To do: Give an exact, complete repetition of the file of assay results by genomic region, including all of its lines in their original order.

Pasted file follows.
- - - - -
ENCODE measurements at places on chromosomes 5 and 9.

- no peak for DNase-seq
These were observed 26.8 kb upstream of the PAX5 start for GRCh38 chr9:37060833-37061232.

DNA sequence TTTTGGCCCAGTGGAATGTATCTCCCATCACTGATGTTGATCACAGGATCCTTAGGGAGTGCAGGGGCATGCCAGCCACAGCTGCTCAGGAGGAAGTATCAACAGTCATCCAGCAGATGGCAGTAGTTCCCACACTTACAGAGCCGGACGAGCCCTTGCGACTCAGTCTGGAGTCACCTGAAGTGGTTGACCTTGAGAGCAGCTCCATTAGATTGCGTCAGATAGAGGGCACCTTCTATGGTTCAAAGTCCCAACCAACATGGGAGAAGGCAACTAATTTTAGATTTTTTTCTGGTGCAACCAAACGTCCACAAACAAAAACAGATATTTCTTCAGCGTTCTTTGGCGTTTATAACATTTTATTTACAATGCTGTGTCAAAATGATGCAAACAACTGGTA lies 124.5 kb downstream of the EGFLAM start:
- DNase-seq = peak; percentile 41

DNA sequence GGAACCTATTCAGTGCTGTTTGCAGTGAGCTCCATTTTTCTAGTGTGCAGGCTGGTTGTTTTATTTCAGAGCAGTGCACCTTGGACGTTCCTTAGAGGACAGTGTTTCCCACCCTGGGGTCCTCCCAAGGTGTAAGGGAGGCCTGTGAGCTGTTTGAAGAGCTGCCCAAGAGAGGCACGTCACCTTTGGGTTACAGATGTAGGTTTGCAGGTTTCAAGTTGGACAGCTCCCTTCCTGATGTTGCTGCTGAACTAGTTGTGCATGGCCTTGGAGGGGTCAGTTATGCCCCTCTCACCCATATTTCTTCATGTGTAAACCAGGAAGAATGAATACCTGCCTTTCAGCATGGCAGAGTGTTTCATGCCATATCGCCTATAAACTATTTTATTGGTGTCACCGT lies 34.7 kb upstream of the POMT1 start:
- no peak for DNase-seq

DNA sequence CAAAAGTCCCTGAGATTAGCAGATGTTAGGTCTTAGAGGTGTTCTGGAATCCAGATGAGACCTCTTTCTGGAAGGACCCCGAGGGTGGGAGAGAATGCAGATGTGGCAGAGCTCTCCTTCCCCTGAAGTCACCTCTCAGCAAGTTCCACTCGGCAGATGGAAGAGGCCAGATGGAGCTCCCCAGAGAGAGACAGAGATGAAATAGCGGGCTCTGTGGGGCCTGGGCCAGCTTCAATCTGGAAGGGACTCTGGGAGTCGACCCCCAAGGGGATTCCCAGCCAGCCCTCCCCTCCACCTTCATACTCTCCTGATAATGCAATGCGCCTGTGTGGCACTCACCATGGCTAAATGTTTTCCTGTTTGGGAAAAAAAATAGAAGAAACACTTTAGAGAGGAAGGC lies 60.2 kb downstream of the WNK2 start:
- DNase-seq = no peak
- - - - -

ENCODE measurements at places on chromosomes 5 and 9.

- no peak for DNase-seq
These were observed 26.8 kb upstream of the PAX5 start for GRCh38 chr9:37060833-37061232.

DNA sequence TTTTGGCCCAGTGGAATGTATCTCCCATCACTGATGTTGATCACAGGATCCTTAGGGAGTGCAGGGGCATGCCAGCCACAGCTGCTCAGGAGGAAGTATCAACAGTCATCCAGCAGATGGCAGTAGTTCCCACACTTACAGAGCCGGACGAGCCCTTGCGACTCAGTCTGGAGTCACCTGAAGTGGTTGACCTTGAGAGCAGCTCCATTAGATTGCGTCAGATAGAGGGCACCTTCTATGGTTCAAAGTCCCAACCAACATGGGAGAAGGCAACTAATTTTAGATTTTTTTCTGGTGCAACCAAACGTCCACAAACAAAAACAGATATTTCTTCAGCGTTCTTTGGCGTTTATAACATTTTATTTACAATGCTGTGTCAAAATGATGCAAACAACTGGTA lies 124.5 kb downstream of the EGFLAM start:
- DNase-seq = peak; percentile 41

DNA sequence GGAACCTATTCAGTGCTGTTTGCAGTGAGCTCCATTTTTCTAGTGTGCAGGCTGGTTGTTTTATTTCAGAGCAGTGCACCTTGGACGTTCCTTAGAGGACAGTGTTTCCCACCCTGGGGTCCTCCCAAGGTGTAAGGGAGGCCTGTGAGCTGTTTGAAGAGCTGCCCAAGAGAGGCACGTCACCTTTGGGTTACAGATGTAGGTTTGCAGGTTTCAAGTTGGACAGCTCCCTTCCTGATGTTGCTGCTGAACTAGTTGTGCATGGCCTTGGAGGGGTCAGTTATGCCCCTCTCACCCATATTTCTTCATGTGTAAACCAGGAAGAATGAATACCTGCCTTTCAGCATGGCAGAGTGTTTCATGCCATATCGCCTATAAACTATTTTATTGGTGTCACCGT lies 34.7 kb upstream of the POMT1 start:
- no peak for DNase-seq

DNA sequence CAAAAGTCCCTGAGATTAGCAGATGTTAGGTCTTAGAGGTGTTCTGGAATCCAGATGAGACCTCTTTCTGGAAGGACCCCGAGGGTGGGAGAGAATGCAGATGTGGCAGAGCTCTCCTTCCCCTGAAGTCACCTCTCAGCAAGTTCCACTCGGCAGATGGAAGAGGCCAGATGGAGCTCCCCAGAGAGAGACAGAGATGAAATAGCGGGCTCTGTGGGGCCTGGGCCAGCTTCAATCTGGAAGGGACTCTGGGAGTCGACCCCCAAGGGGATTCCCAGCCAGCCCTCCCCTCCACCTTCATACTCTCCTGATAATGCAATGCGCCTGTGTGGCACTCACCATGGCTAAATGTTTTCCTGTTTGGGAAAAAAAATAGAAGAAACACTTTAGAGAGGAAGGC lies 60.2 kb downstream of the WNK2 start:
- DNase-seq = no peak